Figure 2

Number of tuberculosis cases of non- European Union/European Economic Area origin by year and World Health Organization Region, 2007–2013 (n=91,925)

/images/dynamic/articles/21418/15-00069-f2

EEA: European Economic Area; EU: European Union.

Of all TB cases in individuals of non-EU/EEA origin, 40.9% (n = 37,573) were reported by the United Kingdom (UK), 12.8% (n = 11,728) by Germany and 10.1% (n = 9,264) by Italy (Figure 3A. The highest contribution of TB cases in individuals of non-EU/EEA origin to the national TB burden was observed in Norway with 82.4% (n = 1,997), Sweden with 79.9% (n = 3,274) and Malta with 78.1% (n = 228) (Figure 3B).

Figure 3

Number of tuberculosis cases (A) and percentage of tuberculosis cases (B) of non- European Union/European Economic Area origin among tuberculosis cases with known country of origin (B), by reporting country, European Union/European Economic Area, 2007–2013 (n=91,925)

/images/dynamic/articles/21418/15-00069-f3

The reported non-EU/EEA TB cases originated from 186 countries, dependent territories, and special areas of geographical interest with 51.6% coming from India (15.3%), Pakistan (10.9%), Somalia (8.5%), Morocco (5.7%), Turkey (3.0%), Russian Federation (2.9%), Bangladesh (2.7%), and the Philippines (2.6%). Their distribution mirrors the typical migration flows and destination country preferences (Figure 4). Between 2007 and 2013, increasing numbers of TB cases from India, Pakistan and Morocco were notified (p < 0.001, data not shown).

Figure 4

Distribution of tuberculosis cases originating from India, Pakistan, Somalia, Morocco, Turkey, Russian Federation, Bangladesh and the Philippines across the five European Union/European Economic Area countries with the highest reported numbers, 2007–2013 (n=47,440)

/images/dynamic/articles/21418/15-00069-f4

EEA: European Economic Area; EU: European Union; TB: tuberculosis.

Most cases from India (80.3%, n = 11,293) were reported by the UK (Figure 4). The UK also reported a large percentage of the cases originating from Pakistan (70.5%, n = 7,073), from Somalia (41.2%, n = 3,228), from Bangladesh (74.7%, n = 1,833), and from Philippines (36.7%, n = 892). Germany reported 66.8% (n = 1,818) of all reported cases from Turkey and 40.6% (n = 1,091) of all reported cases from Russian Federation. While, Italy reported the largest percentage of cases from Morocco (28.7%, n = 1,493).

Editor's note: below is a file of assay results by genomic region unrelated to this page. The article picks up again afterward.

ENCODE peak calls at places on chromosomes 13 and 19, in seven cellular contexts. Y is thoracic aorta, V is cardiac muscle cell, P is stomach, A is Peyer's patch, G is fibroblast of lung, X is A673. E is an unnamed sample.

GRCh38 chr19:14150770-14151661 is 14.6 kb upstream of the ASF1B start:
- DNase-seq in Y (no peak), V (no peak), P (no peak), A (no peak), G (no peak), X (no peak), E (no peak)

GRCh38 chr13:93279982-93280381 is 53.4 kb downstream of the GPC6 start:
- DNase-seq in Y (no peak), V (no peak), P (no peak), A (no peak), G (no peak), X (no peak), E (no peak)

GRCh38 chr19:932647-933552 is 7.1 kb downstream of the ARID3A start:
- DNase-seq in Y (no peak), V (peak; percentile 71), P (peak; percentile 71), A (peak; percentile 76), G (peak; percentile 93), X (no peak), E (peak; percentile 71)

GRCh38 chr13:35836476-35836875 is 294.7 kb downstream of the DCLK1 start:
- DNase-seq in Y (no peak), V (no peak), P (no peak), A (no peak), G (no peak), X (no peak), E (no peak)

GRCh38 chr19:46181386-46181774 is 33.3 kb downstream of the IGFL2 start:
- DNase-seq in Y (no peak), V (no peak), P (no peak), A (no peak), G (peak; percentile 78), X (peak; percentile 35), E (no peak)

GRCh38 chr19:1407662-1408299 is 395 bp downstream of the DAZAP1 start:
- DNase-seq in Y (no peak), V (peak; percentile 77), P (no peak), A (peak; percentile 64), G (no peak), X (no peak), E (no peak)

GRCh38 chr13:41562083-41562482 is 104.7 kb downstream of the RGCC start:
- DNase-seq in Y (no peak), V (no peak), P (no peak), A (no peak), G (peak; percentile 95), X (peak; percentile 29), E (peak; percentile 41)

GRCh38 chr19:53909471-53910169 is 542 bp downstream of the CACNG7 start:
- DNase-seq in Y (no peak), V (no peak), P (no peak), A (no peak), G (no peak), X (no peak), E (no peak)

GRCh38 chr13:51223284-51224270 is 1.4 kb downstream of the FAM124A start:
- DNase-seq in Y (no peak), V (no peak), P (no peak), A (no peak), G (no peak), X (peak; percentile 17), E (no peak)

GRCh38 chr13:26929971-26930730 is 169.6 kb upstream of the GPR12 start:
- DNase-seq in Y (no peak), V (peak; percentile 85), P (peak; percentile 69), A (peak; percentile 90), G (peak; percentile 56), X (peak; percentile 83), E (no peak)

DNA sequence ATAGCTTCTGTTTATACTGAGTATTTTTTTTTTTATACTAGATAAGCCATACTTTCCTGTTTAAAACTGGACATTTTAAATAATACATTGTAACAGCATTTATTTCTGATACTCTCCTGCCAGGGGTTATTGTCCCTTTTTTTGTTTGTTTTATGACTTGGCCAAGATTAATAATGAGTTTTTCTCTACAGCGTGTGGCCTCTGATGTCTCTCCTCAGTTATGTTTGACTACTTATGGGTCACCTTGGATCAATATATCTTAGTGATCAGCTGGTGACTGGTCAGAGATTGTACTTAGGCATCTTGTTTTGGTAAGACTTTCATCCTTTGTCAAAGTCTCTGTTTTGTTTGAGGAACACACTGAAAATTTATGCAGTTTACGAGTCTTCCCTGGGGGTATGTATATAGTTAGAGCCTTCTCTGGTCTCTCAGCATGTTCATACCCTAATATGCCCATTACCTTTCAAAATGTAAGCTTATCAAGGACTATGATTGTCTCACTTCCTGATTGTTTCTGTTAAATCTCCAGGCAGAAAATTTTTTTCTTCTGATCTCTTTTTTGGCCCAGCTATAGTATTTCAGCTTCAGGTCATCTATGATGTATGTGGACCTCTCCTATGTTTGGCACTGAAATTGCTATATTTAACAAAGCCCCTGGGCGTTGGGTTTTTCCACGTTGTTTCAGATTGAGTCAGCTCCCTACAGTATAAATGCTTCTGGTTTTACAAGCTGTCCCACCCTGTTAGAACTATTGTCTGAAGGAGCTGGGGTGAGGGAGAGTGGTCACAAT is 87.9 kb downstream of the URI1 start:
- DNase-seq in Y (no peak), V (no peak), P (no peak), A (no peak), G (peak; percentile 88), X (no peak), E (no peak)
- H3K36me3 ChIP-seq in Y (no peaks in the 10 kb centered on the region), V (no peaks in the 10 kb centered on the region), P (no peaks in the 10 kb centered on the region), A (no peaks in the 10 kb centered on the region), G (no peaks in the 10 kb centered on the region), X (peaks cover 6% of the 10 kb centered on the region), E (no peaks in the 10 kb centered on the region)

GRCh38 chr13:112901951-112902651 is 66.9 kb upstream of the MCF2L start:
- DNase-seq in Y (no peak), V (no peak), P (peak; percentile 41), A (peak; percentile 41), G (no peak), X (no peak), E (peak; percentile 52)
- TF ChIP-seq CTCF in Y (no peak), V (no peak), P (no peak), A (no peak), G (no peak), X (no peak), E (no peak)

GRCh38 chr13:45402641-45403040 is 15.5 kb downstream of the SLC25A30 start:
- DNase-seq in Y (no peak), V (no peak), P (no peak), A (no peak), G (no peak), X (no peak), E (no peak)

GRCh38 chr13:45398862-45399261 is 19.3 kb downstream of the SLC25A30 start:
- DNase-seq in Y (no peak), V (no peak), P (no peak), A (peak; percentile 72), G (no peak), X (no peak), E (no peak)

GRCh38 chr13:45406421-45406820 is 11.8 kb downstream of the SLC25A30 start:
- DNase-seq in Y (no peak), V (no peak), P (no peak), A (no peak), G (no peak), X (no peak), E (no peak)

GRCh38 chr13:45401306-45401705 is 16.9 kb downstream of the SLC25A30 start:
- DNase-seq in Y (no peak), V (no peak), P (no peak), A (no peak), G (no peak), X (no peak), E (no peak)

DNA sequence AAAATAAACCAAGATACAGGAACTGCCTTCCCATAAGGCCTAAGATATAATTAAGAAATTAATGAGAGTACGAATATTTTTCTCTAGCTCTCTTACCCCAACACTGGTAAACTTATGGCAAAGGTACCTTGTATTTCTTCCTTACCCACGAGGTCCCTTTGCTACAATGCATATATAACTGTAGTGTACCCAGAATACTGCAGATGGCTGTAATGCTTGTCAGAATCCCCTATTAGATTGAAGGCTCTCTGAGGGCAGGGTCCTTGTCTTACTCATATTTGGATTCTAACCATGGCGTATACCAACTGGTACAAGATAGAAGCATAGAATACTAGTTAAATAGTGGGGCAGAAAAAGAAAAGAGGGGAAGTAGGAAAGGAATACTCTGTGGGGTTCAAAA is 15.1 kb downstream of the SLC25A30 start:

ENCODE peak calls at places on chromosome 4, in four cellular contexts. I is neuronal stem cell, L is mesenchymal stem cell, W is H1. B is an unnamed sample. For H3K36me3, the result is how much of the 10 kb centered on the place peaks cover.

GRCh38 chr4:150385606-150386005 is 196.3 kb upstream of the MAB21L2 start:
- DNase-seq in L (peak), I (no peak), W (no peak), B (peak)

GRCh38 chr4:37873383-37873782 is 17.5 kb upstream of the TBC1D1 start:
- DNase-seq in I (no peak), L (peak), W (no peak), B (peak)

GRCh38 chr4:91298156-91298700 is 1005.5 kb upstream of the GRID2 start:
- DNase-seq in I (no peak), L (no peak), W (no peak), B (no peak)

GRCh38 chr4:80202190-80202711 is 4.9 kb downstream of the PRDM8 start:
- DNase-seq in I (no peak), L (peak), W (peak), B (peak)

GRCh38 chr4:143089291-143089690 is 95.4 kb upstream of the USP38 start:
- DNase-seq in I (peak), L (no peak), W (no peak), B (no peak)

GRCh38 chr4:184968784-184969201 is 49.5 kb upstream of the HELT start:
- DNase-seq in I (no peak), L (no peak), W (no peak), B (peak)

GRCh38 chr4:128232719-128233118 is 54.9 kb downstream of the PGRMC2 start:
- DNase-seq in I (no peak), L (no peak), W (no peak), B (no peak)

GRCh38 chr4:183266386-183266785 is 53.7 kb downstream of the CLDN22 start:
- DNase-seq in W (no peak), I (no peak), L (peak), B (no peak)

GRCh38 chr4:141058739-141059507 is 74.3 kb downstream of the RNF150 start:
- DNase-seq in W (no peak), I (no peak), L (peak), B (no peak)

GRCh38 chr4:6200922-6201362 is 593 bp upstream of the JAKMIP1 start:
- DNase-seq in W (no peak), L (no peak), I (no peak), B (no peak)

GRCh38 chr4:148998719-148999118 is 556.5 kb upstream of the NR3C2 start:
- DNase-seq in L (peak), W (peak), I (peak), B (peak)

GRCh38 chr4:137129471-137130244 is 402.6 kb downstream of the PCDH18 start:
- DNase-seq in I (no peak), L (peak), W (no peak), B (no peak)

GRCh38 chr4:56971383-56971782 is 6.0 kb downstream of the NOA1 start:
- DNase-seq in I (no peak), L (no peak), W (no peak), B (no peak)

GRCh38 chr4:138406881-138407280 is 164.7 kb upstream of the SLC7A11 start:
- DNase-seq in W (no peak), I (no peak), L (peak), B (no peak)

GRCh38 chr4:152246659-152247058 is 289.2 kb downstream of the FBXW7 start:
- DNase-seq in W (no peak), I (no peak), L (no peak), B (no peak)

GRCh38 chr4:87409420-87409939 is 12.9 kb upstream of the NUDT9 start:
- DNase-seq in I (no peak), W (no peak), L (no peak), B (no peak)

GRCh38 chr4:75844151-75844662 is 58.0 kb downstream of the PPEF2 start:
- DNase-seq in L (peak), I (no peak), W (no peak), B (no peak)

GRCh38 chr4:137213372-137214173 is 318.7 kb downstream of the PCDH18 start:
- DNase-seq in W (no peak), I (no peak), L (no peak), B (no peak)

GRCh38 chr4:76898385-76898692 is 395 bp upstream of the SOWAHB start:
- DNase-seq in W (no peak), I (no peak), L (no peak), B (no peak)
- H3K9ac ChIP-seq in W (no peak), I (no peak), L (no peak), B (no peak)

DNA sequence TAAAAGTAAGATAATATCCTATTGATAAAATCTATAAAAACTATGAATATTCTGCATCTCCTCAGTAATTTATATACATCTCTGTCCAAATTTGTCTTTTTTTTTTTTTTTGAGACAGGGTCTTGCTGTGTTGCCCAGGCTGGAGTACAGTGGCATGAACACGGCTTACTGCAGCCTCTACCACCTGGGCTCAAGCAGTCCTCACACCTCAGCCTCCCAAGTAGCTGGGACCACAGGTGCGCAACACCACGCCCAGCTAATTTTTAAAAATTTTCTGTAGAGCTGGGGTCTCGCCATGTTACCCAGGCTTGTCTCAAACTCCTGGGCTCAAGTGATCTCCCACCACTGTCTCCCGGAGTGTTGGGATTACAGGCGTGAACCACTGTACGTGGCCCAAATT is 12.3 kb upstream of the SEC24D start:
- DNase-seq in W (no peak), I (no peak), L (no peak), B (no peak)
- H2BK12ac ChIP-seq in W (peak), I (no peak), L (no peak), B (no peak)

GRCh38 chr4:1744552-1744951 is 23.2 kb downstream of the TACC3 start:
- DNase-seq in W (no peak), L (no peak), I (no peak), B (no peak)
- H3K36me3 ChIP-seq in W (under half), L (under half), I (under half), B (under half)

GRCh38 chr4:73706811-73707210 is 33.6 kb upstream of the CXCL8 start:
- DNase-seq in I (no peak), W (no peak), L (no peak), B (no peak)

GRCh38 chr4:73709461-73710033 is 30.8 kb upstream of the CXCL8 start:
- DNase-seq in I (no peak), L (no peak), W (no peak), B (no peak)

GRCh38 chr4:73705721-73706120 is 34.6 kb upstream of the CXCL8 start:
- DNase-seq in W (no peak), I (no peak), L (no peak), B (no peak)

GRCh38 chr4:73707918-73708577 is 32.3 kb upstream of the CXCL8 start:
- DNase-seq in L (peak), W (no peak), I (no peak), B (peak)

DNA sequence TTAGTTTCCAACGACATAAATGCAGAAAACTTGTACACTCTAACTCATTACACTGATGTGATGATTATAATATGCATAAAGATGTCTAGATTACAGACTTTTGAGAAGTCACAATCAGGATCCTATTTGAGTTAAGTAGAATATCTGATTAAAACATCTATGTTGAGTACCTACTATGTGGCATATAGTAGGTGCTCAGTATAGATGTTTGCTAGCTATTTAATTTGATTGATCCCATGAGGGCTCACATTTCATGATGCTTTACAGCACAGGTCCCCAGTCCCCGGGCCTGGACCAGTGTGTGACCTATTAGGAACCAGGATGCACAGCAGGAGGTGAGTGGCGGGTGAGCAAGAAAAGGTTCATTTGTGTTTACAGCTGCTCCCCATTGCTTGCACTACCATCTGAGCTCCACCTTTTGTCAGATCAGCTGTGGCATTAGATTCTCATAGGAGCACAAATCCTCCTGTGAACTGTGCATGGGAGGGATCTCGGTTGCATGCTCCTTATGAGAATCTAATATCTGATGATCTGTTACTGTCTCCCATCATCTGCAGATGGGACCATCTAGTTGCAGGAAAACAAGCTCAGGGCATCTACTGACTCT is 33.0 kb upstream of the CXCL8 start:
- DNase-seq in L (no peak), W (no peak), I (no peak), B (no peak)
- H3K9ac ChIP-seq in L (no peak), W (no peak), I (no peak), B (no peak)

Discussion

Almost one in five TB cases notified in the EU/EEA between 2007 and 2013 originated from a country outside the EU/EEA, but this varied from < 1% to > 80% between the 29 countries included in this study. The percentage of migrant TB cases increased from 13.6% to 21.8% between 2007 and 2013, while the overall number of cases of non-EU/EEA origin increased from 11,403 in 2007 to 14,975 in 2011 and slightly decreased thereafter to 14,050 in 2013. The increasing percentage of migrant TB among all notified TB cases is largely attributable to the decreasing numbers of native TB cases and cases with unknown origin. The highest mean annual increase in notifications was observed in TB cases originating from the Eastern Mediterranean and African Regions. The only decreasing trend was seen in cases originating from the European Region. Increasing trends in notified TB cases in migrants have also been observed in other high-income countries such as Australia, Canada, and the United States (US) [17-19].